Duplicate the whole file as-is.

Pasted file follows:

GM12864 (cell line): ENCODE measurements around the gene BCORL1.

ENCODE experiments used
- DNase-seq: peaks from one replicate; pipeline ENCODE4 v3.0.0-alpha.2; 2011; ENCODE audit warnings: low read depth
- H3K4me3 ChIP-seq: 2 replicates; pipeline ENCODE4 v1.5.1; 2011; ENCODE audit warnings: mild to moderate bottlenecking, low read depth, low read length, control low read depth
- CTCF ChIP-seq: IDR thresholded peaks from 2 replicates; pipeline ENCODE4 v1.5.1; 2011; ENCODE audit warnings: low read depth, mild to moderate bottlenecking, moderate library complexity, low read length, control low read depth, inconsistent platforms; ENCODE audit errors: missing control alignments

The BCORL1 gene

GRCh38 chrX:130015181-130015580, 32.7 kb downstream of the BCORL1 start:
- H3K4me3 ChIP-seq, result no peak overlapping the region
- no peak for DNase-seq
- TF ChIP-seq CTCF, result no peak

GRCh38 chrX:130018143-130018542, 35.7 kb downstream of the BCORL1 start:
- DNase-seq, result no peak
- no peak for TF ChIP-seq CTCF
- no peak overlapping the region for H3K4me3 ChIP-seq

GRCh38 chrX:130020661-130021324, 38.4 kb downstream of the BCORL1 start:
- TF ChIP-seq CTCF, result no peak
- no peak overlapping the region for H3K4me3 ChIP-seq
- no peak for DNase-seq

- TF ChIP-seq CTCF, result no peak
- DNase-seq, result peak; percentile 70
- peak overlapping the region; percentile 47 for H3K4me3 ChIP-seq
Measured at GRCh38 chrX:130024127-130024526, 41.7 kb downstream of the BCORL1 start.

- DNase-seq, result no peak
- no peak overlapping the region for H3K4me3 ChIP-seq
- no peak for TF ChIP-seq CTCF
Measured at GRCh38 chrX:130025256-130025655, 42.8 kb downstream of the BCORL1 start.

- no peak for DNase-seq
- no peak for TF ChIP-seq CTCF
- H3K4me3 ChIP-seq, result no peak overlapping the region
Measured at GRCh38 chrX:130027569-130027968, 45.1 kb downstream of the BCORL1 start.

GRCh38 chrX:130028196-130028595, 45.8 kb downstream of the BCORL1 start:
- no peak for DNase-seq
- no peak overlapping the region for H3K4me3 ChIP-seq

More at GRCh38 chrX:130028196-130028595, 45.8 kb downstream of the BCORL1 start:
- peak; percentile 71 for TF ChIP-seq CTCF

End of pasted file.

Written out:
GM12864 (cell line): ENCODE measurements around the gene BCORL1.

ENCODE experiments used
- DNase-seq: peaks from one replicate; pipeline ENCODE4 v3.0.0-alpha.2; 2011; ENCODE audit warnings: low read depth
- H3K4me3 ChIP-seq: 2 replicates; pipeline ENCODE4 v1.5.1; 2011; ENCODE audit warnings: mild to moderate bottlenecking, low read depth, low read length, control low read depth
- CTCF ChIP-seq: IDR thresholded peaks from 2 replicates; pipeline ENCODE4 v1.5.1; 2011; ENCODE audit warnings: low read depth, mild to moderate bottlenecking, moderate library complexity, low read length, control low read depth, inconsistent platforms; ENCODE audit errors: missing control alignments

The BCORL1 gene

GRCh38 chrX:130015181-130015580, 32.7 kb downstream of the BCORL1 start:
- H3K4me3 ChIP-seq, result no peak overlapping the region
- no peak for DNase-seq
- TF ChIP-seq CTCF, result no peak

GRCh38 chrX:130018143-130018542, 35.7 kb downstream of the BCORL1 start:
- DNase-seq, result no peak
- no peak for TF ChIP-seq CTCF
- no peak overlapping the region for H3K4me3 ChIP-seq

GRCh38 chrX:130020661-130021324, 38.4 kb downstream of the BCORL1 start:
- TF ChIP-seq CTCF, result no peak
- no peak overlapping the region for H3K4me3 ChIP-seq
- no peak for DNase-seq

- TF ChIP-seq CTCF, result no peak
- DNase-seq, result peak; percentile 70
- peak overlapping the region; percentile 47 for H3K4me3 ChIP-seq
Measured at GRCh38 chrX:130024127-130024526, 41.7 kb downstream of the BCORL1 start.

- DNase-seq, result no peak
- no peak overlapping the region for H3K4me3 ChIP-seq
- no peak for TF ChIP-seq CTCF
Measured at GRCh38 chrX:130025256-130025655, 42.8 kb downstream of the BCORL1 start.

- no peak for DNase-seq
- no peak for TF ChIP-seq CTCF
- H3K4me3 ChIP-seq, result no peak overlapping the region
Measured at GRCh38 chrX:130027569-130027968, 45.1 kb downstream of the BCORL1 start.

GRCh38 chrX:130028196-130028595, 45.8 kb downstream of the BCORL1 start:
- no peak for DNase-seq
- no peak overlapping the region for H3K4me3 ChIP-seq

More at GRCh38 chrX:130028196-130028595, 45.8 kb downstream of the BCORL1 start:
- peak; percentile 71 for TF ChIP-seq CTCF